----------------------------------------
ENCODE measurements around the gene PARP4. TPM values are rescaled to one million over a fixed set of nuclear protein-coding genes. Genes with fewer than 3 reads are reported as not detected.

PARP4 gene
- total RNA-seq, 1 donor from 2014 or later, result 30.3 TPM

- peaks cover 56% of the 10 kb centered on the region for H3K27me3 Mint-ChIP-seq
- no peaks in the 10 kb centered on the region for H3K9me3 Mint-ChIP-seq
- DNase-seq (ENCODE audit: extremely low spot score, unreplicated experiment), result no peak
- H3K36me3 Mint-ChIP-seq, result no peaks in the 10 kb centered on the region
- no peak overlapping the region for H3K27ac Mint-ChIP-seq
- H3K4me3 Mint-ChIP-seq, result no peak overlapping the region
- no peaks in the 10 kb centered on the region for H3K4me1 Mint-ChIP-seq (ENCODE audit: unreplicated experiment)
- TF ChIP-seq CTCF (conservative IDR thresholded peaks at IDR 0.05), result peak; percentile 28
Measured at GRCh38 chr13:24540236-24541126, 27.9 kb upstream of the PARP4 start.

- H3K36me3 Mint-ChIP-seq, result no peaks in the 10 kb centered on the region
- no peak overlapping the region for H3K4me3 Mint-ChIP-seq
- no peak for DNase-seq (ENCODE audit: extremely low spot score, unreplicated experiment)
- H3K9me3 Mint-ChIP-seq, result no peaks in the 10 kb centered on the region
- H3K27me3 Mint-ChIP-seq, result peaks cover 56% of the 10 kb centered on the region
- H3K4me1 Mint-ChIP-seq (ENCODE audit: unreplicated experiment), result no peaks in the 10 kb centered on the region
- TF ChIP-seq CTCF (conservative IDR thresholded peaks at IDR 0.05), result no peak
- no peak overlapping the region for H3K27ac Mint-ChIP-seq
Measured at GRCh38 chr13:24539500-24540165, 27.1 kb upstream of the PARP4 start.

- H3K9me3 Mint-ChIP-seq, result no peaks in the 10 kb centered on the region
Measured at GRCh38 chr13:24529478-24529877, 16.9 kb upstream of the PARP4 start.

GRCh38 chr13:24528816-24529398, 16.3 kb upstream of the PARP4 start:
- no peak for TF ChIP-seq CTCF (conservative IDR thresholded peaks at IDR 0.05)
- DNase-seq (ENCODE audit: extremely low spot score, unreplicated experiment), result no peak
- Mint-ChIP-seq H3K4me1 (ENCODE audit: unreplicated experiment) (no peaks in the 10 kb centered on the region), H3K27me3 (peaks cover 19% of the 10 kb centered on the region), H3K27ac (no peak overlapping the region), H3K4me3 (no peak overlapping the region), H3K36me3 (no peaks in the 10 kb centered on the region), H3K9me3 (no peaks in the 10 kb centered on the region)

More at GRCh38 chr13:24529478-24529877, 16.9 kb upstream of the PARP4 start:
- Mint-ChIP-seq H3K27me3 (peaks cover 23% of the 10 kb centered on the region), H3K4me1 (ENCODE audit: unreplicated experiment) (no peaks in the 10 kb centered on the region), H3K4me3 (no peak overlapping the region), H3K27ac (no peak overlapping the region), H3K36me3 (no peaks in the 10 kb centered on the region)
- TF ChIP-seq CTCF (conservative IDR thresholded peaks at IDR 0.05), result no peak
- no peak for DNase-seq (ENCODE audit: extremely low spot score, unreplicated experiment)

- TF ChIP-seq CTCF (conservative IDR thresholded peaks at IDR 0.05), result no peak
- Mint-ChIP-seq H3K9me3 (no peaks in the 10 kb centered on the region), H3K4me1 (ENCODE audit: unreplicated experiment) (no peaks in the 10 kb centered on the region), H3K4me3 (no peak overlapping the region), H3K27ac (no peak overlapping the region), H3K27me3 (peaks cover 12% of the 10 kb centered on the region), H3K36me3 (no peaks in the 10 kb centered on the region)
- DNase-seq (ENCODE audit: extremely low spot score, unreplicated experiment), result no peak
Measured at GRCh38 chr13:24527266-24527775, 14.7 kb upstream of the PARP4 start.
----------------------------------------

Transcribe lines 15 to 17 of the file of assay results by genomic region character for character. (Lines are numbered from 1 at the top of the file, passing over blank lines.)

- no peak for DNase-seq (ENCODE audit: extremely low spot score, unreplicated experiment)
- H3K9me3 Mint-ChIP-seq, result no peaks in the 10 kb centered on the region
- H3K27me3 Mint-ChIP-seq, result peaks cover 56% of the 10 kb centered on the region